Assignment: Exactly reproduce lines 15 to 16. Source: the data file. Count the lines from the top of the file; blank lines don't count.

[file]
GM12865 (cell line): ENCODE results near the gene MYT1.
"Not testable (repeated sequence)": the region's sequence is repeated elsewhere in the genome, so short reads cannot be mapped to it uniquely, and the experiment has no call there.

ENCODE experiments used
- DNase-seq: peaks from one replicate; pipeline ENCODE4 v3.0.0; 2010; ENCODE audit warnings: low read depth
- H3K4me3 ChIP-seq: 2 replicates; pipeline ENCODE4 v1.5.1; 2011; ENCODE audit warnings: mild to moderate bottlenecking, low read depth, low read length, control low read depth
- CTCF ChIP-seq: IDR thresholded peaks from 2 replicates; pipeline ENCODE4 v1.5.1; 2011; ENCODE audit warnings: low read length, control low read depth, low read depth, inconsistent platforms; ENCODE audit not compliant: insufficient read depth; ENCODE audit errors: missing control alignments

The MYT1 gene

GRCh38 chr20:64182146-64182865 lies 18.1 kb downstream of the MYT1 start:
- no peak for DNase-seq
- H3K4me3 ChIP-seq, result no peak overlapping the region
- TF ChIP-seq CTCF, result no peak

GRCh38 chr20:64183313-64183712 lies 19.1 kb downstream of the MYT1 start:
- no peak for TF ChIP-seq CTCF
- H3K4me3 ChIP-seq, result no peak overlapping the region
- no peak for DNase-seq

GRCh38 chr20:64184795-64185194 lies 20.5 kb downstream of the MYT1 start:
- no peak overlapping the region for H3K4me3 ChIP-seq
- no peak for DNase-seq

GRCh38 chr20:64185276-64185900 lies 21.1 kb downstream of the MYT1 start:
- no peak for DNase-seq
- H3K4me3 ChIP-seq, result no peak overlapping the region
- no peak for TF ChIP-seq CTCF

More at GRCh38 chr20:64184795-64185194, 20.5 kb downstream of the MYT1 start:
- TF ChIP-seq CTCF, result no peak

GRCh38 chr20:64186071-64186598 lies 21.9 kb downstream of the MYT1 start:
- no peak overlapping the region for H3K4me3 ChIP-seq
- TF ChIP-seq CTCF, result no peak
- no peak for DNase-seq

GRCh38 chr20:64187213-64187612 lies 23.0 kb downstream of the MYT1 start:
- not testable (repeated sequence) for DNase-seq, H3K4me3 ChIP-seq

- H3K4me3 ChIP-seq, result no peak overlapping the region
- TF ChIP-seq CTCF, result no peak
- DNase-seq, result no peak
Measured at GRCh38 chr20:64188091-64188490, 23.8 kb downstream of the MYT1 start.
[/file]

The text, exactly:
- no peak for DNase-seq

GRCh38 chr20:64184795-64185194 lies 20.5 kb downstream of the MYT1 start: